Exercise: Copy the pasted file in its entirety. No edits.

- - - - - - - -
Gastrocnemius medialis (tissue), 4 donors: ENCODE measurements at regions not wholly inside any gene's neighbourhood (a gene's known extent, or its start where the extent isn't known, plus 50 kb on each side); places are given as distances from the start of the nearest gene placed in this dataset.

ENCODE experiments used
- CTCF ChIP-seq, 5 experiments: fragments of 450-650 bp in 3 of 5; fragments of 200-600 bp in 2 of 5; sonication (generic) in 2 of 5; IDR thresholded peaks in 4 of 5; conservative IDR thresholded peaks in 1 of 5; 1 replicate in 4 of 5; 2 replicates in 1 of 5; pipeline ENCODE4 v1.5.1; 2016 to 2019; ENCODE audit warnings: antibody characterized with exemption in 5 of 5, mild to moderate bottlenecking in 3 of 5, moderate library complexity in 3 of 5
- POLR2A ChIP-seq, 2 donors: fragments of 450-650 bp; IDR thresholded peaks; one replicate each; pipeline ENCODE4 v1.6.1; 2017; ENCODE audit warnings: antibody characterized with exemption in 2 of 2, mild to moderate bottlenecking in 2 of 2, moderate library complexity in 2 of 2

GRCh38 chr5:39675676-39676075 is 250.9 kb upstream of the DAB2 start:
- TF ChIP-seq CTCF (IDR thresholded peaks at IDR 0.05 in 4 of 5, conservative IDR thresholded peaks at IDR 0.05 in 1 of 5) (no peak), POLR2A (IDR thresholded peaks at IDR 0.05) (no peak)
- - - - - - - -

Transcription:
Gastrocnemius medialis (tissue), 4 donors: ENCODE measurements at regions not wholly inside any gene's neighbourhood (a gene's known extent, or its start where the extent isn't known, plus 50 kb on each side); places are given as distances from the start of the nearest gene placed in this dataset.

ENCODE experiments used
- CTCF ChIP-seq, 5 experiments: fragments of 450-650 bp in 3 of 5; fragments of 200-600 bp in 2 of 5; sonication (generic) in 2 of 5; IDR thresholded peaks in 4 of 5; conservative IDR thresholded peaks in 1 of 5; 1 replicate in 4 of 5; 2 replicates in 1 of 5; pipeline ENCODE4 v1.5.1; 2016 to 2019; ENCODE audit warnings: antibody characterized with exemption in 5 of 5, mild to moderate bottlenecking in 3 of 5, moderate library complexity in 3 of 5
- POLR2A ChIP-seq, 2 donors: fragments of 450-650 bp; IDR thresholded peaks; one replicate each; pipeline ENCODE4 v1.6.1; 2017; ENCODE audit warnings: antibody characterized with exemption in 2 of 2, mild to moderate bottlenecking in 2 of 2, moderate library complexity in 2 of 2

GRCh38 chr5:39675676-39676075 is 250.9 kb upstream of the DAB2 start:
- TF ChIP-seq CTCF (IDR thresholded peaks at IDR 0.05 in 4 of 5, conservative IDR thresholded peaks at IDR 0.05 in 1 of 5) (no peak), POLR2A (IDR thresholded peaks at IDR 0.05) (no peak)